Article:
When earnest-minded people made pilgrimages down the narrow, cobbled street, picked their way carefully over puddles in the patio, and clattered up the uncertain stairs for a glimpse of the great and yet so simple personage, she would cry, "Here come the pretty sheep!" She enjoyed their gaze of wonder at her daring.
Here the dialogue stands out, as it comes on the heels of such a long sentence, such a long stretch of prose. It almost feels as if the long sentence is building momentum, which culminates with the quotation.
What Your Use of Quotation Marks Reveals about You
Often it's hard for writers to take a step back and gain true objectivity on their own work. Punctuation, though, never lies. Whether you like it or not, punctuation reveals the writer. Analyzing your punctuation forces you to take a step back, to gain a bird's-eye view of your own writing. It reveals a tremendous amount about your style, and about your approach to writing. Let's take a step back now and gain that bird's-eye view. We will listen to the punctuation--not the content--and let it tell us its story. It always has a good story to tell.
In many cases, a publishing professional need only flip through a manuscript to get an immediate idea of its worth: quotation marks tell the story. Writers who overuse dialogue (and thus quotation marks) don't have an acute sense of pacing, don't realize that a work can progress too fast. They rely heavily on dialogue, which means they're also using it poorly, since overuse comes hand in hand with misuse. They might, for instance, be using dialogue as a means of conveying information. They are more likely to be beginners, plot-oriented, and anxious for a fast pace.
Alternatively, they might be playwrights or screenwriters-turned-authors, stuck in the remnants of their previous form. In either case, they are more likely to neglect setting and character development. They are impatient, believe too much in the power of speech, and not enough in the power of silence. And since dialogue rates fairly high on the drama scale, these writers are likely to be melodramatic.
The good news is that they strive for drama, and aim to please the reader. Additionally, their abundance of dialogue means an abundance of character interaction, which means they at least strive to bring their characters together and create scenes between them.
Writers who overuse quotation marks for another purpose--to offset individual words or phrases--are more likely to be insecure. They couch a plethora of words behind the security of quotation marks, either to quote someone else or to indicate irony or sarcasm, and thus are afraid to simply state things in their own right. They are more likely to be cynical, and need to realize that at some point readers will want seriousness and confidence. The good news for them, though, is that they will probably take themselves less seriously and be at least somewhat funny, both positive traits which offer much promise.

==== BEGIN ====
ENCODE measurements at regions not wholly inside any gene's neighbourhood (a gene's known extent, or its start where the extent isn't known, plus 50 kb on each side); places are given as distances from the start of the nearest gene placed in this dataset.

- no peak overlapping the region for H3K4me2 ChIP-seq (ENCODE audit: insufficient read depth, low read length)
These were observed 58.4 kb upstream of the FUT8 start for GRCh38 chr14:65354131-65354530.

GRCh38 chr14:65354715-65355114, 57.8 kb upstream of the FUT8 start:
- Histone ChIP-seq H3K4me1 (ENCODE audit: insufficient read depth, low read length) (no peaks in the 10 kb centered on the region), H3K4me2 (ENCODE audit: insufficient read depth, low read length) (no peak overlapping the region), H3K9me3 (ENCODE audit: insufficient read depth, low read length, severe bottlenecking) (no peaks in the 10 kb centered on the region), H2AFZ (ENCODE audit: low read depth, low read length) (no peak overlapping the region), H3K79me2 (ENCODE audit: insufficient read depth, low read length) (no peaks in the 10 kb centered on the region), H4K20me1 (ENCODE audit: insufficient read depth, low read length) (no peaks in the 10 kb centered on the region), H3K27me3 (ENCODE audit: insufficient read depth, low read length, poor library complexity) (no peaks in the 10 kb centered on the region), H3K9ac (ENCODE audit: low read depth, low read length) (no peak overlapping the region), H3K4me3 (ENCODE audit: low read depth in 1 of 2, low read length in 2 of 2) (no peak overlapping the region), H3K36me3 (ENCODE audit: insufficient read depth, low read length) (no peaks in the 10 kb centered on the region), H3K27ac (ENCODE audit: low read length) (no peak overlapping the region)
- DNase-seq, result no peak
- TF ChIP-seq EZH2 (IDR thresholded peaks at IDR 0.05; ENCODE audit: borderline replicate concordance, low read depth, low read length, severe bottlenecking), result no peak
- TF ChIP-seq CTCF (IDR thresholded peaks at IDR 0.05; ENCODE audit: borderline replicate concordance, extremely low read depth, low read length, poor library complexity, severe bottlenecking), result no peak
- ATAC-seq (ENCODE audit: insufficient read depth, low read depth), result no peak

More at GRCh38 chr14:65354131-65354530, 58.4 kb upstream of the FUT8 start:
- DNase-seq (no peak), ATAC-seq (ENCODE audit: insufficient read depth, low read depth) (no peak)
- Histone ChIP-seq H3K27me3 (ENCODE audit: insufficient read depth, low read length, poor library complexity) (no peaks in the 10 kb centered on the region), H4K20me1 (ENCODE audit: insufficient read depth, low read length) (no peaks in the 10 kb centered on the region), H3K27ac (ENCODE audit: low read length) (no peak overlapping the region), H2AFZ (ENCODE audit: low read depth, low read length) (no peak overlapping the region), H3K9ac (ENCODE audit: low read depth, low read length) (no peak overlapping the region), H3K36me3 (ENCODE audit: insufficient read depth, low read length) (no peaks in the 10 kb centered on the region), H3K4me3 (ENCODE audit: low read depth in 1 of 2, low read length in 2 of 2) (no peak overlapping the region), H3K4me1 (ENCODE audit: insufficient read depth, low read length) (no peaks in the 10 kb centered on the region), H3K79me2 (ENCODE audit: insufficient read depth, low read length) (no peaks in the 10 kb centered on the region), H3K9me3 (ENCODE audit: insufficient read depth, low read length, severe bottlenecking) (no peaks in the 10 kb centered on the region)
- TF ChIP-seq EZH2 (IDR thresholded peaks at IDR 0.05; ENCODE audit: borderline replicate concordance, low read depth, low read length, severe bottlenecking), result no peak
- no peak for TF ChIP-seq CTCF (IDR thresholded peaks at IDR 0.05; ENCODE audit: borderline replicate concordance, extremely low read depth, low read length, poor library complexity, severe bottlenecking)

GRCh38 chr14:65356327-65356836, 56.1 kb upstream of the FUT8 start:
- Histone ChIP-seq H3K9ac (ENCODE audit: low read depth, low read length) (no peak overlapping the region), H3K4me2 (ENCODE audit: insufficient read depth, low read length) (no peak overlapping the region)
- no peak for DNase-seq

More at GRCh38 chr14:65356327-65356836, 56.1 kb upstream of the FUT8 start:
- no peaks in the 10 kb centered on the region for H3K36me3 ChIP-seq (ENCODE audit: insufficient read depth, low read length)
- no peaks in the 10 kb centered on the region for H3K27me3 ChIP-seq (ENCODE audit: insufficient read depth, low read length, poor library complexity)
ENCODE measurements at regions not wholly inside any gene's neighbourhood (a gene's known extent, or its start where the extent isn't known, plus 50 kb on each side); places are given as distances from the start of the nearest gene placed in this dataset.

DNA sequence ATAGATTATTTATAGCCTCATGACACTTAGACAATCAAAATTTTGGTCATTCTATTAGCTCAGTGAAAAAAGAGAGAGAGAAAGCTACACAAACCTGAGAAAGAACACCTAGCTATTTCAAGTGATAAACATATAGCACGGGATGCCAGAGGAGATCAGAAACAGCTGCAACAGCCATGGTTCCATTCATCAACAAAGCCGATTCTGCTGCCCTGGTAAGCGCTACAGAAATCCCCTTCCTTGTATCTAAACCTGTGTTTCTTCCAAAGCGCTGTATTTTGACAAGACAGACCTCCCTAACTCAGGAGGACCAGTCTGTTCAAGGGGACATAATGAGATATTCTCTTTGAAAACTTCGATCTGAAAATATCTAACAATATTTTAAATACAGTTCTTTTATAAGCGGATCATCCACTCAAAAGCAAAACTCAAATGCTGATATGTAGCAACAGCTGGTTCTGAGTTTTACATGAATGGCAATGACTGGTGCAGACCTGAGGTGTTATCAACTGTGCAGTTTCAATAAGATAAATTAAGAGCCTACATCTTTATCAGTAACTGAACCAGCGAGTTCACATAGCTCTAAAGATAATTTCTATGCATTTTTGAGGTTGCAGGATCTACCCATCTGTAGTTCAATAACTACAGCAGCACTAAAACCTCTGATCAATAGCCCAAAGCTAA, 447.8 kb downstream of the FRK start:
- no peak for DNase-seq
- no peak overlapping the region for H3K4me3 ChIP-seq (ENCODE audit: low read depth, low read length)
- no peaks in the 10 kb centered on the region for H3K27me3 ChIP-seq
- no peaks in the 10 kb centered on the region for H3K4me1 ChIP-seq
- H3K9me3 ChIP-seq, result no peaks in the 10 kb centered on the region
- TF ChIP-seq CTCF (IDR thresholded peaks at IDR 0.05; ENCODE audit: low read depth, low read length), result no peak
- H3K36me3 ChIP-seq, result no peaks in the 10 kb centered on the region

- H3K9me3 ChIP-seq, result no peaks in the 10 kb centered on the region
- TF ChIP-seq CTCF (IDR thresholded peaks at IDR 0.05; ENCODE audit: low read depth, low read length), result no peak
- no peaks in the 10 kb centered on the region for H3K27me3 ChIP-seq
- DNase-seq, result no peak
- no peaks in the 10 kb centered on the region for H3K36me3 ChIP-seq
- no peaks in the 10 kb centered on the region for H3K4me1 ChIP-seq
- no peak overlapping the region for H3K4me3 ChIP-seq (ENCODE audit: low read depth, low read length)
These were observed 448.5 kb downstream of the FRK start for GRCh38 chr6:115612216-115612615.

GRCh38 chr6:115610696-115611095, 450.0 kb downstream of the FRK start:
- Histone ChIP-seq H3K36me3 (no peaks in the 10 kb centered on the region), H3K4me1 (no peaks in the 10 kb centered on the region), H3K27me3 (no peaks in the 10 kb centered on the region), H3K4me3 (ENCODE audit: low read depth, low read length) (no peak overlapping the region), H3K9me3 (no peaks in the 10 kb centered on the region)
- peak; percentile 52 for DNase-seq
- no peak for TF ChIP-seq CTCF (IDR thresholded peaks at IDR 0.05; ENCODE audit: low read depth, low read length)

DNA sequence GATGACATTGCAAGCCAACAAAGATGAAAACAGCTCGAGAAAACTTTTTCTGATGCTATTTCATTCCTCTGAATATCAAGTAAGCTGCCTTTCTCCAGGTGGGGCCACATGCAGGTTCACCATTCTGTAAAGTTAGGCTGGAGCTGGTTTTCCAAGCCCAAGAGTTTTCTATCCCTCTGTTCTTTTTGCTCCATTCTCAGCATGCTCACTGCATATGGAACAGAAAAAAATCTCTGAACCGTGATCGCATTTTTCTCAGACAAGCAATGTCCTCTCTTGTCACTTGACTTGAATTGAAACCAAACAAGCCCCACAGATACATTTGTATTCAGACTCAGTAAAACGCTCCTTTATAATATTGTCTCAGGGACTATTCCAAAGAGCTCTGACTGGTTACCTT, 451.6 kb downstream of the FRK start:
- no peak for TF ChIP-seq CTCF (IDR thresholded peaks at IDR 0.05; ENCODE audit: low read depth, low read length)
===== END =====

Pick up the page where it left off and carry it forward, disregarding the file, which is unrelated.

Writers who underuse quotation marks (resulting in too little dialogue) are rare. They are more likely to be serious literary authors and to have great faith in the power of prose. They are more likely to be silent types, to be internal. All of this bodes well. Unfortunately, though, they are also likely to be self-indulgent, to think of pleasing themselves rather than readers. Their work will be slow going, often in a deadly way, since they don't grasp that most readers need to move at a quick pace. They are likely to rely too heavily on description, and since dialogue brings scenes and drama, its absence means that they might not think enough in terms of heightened moments. There will be issues with their characters, too: either individually the characters won't be interesting enough to have much to say, or collectively they've created populations that just don't interact very well. If there is a pool of characters in a work with a lot to say to each other, dialogue will come whether you like it or not. Such a forum cannot exist in a work devoid of quotation marks.
* Practice the power of silence. Choose a moment in your work where dialogue would be expected--and don't offer any. Is your character physically unable to speak? Overcome by emotion? Stunned and at a loss for words? How can silence turn a scene?
* Take a page from your work and cut the number of quotations marks in half. What is the effect? Will there be more said at once? Or will dialogue have to be cut? (Experiment with both options.) How does this impact pacing?
* Take a page from your work and double the number of quotations marks in half. What is the effect? Will there be less said at once? Or will dialogue have to be added? (Experiment with both options.) How does this impact pacing?
Meet the Author: Noah Lukeman
Noah Lukeman is the author of several bestselling books on the craft of writing, among them A Dash of Style: The Art and Mastery of Punctuation. Noah lives in New York City, where he runs a literary agency.